|
   |     2, 1, 4, 3, 6, 5, 8, 7
   |

   Please remind me to do this after the patent issues because it would
   show just exactly how the sort works.

Umm, Colin ... I'm afraid you've fallen for the trap.  I believe
that there is no way to perform the above sort without at least 12
moves.  
--

"You cannot pray to a personal computer no matter how user-friendly it is."
(PGP key available upon request)                             W. Bingham Hunter

 
 
 

Preliminary statistics for The Binary Sort Access Method [BSAM], a sorting method

Post by Colin James III (The Rt Rev' » Sun, 24 Sep 1995 04:00:00



deletions:


|

|
|    | So let us allow only elemental moves, and remember that we must count
|    | all moves to, from and within workspace.  Please post a series of up to
|    | 11 (i.e. N+log2(N)) moves that will sort the following array in place
|    | into increasing order:
|    |
|    |     2, 1, 4, 3, 6, 5, 8, 7
|    |
|
|    Please remind me to do this after the patent issues because it would
|    show just exactly how the sort works.
|
| Umm, Colin ... I'm afraid you've fallen for the trap.  I believe
| that there is no way to perform the above sort without at least 12
| moves.  

So what.  

I did not analyze the challenge because it would have compromised the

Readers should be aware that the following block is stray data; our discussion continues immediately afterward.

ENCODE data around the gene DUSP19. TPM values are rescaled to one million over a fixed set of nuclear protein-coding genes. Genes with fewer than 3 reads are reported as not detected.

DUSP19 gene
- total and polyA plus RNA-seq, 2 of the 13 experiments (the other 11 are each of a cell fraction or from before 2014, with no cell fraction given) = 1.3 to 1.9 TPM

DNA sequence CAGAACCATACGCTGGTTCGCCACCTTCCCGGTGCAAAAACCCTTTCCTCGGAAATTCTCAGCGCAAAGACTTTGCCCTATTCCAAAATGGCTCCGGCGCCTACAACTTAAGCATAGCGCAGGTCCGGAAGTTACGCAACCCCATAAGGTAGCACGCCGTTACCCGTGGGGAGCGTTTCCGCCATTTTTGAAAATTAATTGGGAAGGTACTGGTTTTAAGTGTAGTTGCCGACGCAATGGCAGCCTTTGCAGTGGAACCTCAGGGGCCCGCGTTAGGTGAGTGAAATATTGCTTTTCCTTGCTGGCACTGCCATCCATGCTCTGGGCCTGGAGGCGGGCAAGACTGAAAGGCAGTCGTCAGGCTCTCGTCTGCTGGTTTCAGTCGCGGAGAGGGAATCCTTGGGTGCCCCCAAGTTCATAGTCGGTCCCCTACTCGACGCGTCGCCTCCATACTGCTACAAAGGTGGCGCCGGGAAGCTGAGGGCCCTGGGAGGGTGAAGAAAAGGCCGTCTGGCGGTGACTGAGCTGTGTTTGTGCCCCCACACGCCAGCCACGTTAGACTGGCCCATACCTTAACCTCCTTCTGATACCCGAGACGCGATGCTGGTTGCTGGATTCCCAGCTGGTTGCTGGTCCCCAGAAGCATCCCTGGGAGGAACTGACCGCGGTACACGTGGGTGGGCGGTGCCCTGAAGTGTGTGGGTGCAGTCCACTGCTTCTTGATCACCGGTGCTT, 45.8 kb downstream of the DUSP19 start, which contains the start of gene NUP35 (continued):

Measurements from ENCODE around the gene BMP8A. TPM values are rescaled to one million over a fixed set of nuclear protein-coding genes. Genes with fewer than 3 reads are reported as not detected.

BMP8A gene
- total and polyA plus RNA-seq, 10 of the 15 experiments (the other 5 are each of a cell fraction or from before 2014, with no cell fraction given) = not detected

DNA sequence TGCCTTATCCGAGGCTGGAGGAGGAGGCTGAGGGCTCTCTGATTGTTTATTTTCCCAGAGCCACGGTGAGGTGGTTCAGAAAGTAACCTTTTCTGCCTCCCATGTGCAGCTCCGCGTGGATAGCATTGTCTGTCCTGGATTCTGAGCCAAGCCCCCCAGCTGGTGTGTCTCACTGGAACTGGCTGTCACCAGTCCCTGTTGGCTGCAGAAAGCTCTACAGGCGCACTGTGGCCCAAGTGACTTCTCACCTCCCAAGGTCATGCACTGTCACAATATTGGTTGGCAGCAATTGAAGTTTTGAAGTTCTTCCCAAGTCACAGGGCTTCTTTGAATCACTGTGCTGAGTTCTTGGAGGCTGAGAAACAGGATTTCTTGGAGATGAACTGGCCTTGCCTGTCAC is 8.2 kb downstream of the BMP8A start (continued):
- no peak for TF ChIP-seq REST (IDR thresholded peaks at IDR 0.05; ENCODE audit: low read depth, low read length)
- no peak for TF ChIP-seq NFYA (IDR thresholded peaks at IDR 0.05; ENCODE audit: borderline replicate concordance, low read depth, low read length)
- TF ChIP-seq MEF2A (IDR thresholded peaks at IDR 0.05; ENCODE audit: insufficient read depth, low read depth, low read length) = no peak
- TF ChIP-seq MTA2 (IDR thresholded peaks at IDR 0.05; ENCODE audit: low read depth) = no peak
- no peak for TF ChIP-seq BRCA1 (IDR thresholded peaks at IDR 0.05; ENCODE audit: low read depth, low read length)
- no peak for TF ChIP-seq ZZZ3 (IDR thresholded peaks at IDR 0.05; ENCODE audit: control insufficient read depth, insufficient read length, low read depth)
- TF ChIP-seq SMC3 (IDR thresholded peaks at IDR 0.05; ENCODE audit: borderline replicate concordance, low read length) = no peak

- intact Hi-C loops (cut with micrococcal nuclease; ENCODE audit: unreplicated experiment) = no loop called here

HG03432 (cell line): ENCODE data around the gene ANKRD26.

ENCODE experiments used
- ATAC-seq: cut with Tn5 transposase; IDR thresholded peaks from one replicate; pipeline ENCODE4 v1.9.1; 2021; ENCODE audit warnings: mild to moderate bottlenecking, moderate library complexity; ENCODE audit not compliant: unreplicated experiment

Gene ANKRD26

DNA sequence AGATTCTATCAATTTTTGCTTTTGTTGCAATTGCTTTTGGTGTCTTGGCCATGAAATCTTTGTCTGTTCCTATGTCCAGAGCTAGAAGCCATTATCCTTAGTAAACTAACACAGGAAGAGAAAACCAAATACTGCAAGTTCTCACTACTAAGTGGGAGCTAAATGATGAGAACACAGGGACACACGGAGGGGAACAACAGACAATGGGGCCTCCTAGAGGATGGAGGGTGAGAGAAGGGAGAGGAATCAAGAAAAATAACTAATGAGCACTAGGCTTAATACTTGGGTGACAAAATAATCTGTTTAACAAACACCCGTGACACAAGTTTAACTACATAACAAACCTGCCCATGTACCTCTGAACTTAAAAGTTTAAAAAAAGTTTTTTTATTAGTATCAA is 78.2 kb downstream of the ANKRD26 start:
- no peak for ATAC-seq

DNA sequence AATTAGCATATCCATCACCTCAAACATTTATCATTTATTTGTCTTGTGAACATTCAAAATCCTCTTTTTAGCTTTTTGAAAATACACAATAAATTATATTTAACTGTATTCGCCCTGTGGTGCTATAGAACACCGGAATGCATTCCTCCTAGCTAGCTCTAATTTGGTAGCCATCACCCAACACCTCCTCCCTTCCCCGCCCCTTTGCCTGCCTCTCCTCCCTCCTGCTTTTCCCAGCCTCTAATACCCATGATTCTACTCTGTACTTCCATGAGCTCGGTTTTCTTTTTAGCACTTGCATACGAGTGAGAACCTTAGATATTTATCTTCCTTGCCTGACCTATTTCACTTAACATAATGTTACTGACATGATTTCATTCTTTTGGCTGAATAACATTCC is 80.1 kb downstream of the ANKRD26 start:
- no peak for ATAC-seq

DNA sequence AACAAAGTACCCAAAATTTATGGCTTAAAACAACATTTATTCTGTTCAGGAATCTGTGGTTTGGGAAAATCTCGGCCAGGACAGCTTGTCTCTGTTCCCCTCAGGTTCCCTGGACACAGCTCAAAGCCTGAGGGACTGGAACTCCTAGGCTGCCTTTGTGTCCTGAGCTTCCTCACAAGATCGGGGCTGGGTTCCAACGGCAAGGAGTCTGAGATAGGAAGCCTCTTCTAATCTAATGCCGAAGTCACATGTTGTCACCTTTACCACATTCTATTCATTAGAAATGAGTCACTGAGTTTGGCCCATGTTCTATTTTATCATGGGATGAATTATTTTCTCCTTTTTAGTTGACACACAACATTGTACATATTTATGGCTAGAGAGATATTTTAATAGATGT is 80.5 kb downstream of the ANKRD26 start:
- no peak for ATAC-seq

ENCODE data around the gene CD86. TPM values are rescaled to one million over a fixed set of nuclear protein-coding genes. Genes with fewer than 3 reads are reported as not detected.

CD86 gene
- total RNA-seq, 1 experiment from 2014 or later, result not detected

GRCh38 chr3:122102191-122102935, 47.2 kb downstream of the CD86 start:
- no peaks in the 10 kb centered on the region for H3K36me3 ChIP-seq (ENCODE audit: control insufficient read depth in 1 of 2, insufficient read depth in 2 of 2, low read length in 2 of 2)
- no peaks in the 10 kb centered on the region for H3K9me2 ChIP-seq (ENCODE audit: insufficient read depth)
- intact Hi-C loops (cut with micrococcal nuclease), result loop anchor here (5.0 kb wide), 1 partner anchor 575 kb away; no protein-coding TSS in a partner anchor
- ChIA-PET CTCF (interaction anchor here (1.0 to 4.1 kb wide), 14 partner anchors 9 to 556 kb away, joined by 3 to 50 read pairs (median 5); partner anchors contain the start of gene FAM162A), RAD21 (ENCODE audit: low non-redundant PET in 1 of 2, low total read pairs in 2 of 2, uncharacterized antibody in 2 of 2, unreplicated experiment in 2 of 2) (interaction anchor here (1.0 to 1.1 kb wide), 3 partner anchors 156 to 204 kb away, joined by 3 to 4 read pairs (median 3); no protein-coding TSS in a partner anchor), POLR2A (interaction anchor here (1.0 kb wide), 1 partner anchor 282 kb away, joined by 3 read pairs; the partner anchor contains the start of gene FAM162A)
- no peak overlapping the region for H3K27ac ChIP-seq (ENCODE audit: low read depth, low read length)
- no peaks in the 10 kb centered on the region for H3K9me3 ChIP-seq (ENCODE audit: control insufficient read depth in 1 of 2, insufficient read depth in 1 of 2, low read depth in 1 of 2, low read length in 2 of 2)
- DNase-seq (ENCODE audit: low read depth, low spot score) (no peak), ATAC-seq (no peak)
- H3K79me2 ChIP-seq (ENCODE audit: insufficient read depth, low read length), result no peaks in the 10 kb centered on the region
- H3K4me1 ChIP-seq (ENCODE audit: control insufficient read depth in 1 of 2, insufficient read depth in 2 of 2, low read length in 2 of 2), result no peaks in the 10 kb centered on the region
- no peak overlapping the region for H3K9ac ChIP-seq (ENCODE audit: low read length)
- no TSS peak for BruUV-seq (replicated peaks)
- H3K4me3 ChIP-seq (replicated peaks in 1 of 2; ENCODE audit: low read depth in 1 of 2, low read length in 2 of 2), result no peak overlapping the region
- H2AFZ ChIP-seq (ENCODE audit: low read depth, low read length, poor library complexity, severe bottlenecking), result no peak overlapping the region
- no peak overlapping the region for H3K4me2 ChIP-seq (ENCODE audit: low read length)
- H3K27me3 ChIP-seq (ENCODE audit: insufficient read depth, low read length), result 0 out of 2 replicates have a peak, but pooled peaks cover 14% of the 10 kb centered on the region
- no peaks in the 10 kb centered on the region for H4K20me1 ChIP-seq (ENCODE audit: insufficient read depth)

protection afforded me by the patent process.  

You are mistaken that I fell for a trap, just because I declined
participation in a meaningless exercise.

Maclaren's further comments were what were amusing, anyway, and
obviously constitute the value of his post. (See Maclaren's comments
about "humbly apologizing" -- overstated irony due to repetitious use
of similar words, eg in poetry, "colorful red" or "sweet sugar".)

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Preliminary statistics for The Binary Sort Access Method [BSAM], a sorting method

Post by Mark David Butl » Sun, 24 Sep 1995 04:00:00




Quote:

>For 1024^10 items, BSAM has 2-orders of magnitude (10^2 times) fewer
>moves than heapsort and about 30-orders of magnitude (10^30 times)
>fewer moves than with quicksort or radixsort.

Let me get this straight:

  1024^10 = (2^10)^10 = 2 ^ 100 = 1.27 * 10^30 records.

To have distinct key values, the keys must be at least 100 bits (13 bytes)
long.  So you are indicating  that if I have a database of at least
1.6 * 10^31 bytes (That's 1.6 * 10^19 terabytes) we can get a factor of
100 performance increase?

I would find it hard to believe there is more than 10^5 terabytes of hard
disk space in the world (that's 100 million 1 gigabyte drives).

So if you must keep how your algorithm works a secret, could you please
explain how numbers like these are going to be relevant before the
end of the next century?

Thanks,
    Mark Butler

--